International Handbook of Network Industries
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International Handbook of Network Industries

The Liberalization of Infrastructure

Edited by Matthias Finger and Rolf W. Künneke

This extensive, state-of-the-art Handbook provides a comprehensive overview of the various experiences of liberalization across different sectors, regions and disciplines.
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Chapter 11: Trends in Gas

Maarten J. Arentsen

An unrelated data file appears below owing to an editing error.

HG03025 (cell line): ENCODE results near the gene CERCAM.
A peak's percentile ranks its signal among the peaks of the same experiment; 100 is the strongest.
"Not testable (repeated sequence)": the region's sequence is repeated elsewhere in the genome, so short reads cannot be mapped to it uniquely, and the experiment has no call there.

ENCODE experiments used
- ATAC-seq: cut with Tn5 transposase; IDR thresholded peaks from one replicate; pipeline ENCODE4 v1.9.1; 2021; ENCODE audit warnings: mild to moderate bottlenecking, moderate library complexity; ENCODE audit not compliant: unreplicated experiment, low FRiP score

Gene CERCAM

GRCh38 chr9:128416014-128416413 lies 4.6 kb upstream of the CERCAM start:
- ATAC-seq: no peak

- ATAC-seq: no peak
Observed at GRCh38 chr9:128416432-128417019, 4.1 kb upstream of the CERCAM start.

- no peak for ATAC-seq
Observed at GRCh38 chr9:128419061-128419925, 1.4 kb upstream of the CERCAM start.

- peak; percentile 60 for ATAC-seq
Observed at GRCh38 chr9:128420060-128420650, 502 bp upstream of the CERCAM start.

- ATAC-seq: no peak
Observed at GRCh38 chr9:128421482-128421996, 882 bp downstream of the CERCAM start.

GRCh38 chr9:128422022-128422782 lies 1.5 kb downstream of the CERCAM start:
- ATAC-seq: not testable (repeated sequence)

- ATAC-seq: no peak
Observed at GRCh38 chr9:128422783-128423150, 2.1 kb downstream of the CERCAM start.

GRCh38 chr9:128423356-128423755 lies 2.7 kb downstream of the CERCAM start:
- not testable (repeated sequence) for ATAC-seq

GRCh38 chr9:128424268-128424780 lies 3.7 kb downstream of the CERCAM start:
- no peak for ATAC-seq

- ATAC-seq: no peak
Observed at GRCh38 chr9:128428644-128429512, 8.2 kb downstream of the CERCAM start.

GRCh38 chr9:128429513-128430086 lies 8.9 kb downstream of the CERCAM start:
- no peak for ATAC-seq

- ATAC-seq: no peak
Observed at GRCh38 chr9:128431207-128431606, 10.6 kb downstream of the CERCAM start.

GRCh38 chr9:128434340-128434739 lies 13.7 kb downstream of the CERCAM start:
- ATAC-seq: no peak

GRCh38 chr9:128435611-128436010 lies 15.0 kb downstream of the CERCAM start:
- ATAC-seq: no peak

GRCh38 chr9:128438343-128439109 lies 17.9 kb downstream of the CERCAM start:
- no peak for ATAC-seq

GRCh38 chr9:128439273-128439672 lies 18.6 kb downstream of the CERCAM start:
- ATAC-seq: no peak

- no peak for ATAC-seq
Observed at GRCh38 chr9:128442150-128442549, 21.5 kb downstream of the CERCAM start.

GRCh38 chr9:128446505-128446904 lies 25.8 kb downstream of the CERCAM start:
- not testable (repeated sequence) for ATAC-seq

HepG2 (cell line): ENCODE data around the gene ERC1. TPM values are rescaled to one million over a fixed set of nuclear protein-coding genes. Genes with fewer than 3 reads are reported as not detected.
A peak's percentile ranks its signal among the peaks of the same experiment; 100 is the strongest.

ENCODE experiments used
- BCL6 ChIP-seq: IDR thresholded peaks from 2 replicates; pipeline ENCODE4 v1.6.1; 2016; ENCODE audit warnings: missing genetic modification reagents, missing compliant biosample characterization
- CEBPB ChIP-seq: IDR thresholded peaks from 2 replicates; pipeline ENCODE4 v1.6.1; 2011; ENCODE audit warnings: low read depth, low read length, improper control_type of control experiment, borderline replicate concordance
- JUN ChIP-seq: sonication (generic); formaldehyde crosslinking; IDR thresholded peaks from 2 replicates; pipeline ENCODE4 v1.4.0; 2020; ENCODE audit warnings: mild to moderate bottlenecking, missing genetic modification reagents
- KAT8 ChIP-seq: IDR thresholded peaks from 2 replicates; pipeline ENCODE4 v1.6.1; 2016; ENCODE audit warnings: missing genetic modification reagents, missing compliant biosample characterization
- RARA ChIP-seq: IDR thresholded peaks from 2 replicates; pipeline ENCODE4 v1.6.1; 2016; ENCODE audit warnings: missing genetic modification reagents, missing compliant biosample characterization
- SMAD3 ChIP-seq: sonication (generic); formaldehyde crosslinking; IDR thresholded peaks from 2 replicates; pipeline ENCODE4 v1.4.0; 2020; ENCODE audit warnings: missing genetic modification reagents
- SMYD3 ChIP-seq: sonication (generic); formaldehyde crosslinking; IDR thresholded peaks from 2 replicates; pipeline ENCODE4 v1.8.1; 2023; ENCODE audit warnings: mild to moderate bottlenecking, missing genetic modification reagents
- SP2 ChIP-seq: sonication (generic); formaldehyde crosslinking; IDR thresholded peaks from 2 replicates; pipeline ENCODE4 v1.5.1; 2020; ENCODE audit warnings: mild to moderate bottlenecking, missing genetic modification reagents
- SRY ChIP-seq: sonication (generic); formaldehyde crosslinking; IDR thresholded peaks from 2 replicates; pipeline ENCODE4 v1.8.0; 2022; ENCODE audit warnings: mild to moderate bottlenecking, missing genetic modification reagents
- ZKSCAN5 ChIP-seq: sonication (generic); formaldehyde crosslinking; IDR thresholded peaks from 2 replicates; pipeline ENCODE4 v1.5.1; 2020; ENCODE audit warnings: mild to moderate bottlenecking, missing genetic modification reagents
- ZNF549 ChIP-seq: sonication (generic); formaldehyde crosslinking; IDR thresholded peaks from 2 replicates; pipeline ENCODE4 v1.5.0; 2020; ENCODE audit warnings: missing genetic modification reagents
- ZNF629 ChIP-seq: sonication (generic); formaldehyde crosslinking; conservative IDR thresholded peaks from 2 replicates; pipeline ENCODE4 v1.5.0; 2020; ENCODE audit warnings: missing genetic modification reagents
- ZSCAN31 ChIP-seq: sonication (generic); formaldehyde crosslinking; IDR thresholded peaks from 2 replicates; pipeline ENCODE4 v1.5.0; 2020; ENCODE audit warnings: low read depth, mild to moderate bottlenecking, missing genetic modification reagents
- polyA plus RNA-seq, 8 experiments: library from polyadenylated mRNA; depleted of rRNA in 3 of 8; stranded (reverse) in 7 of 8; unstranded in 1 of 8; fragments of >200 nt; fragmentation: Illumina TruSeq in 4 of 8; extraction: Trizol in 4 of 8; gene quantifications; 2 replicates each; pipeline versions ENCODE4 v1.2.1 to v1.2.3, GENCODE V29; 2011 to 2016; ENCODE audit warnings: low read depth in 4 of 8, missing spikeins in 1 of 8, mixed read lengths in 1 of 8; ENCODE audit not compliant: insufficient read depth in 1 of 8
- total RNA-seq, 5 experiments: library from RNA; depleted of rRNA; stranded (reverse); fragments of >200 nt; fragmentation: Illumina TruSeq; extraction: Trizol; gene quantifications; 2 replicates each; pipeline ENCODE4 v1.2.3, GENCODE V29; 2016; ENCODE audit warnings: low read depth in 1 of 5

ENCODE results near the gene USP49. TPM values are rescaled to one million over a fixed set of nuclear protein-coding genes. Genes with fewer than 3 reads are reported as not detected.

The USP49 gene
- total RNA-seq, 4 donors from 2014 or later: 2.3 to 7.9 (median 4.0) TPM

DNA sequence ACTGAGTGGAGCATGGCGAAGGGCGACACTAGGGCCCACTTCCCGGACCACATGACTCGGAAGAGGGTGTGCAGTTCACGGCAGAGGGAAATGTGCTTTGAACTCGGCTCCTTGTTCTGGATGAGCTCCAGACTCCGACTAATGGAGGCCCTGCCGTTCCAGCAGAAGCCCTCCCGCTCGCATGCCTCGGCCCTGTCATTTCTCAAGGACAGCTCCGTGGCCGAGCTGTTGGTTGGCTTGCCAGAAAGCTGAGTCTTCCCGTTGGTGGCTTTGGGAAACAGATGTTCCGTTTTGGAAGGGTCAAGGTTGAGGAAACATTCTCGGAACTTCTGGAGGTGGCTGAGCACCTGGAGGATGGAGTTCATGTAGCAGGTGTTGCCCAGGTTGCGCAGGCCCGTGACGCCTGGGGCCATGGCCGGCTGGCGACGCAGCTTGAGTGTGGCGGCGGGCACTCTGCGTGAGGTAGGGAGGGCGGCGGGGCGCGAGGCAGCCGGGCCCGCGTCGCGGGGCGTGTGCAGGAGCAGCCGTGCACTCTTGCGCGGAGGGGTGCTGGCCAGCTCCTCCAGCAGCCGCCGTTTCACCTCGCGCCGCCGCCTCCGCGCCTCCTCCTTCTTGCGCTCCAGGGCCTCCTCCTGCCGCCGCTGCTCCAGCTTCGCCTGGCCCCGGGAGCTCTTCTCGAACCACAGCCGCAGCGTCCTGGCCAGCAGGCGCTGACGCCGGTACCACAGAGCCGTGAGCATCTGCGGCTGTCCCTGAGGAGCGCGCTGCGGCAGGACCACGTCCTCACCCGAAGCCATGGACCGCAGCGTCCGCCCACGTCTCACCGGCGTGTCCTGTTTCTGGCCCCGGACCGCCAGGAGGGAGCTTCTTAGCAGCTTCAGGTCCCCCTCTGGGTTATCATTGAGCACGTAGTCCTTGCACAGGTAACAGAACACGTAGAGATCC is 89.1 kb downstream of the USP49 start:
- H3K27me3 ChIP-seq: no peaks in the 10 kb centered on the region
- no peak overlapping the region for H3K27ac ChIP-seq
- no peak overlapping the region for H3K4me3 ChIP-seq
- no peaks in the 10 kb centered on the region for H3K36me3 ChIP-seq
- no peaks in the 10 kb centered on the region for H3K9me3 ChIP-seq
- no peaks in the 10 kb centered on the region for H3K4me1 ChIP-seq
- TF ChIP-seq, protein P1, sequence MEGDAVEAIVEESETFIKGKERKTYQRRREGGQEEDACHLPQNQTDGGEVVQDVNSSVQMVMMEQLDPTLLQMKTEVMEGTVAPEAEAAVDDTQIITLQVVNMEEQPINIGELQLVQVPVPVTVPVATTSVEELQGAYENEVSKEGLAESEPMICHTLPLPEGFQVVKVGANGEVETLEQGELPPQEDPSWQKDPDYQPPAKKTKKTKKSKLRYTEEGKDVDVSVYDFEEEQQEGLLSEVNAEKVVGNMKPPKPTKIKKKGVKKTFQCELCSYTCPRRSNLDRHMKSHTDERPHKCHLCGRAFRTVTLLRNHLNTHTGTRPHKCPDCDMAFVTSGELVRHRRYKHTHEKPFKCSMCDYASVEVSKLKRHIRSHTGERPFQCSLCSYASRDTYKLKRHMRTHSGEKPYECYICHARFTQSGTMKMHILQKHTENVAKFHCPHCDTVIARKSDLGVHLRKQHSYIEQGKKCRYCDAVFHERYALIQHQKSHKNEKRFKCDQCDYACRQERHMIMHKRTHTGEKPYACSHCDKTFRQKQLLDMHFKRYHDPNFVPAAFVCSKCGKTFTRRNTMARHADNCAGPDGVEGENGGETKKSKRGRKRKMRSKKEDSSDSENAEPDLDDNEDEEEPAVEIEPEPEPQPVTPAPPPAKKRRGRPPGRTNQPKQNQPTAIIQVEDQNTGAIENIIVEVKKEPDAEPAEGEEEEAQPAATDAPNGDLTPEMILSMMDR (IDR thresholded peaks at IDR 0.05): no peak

Maarten J. Arentsen INTRODUCTION ‘In the last decade, natural gas has grown to become a truly global energy source.’ This quote from the 2006 gas market review of the International Energy Agency (IEA) clearly indicates the significance of natural gas in today’s global energy supply. In all parts of the world natural gas has become a much wanted energy resource. It has the highest hydrogen to carbon ratio of all fossils and the carbon dioxide emissions from its conversion are lower than oil and coal (IPCC, 2007). It can easily be transported by pipelines, tankers or trucks and there is little need for additional treatment before application and consumption (Hawdon, 2003). No wonder the demand for natural gas is increasing in a world facing climate change and lacking cost-effective, non-fossil, alternative energy resources. Increasing demand for natural gas combined with greater flexibility in longdistance transport will allow the gas market to become global (Correljé and van der Linde, 2006; Stern, 2006). Regulatory reform preceded the worldwide increase in gas demand; it was undertaken on all continents, but it took different routes. In many parts of the world the reforms have strengthened liberalization, deregulation and privatization, especially in the wholesale and retail segments of the market. The different liberalization models all reflect the idea of strengthening competition and market based transactions, the introduction of commercial incentives, and free consumer choice of gas supplier. Countries and continents made their own regulatory choices, quite often with reference to the US gas market, which...

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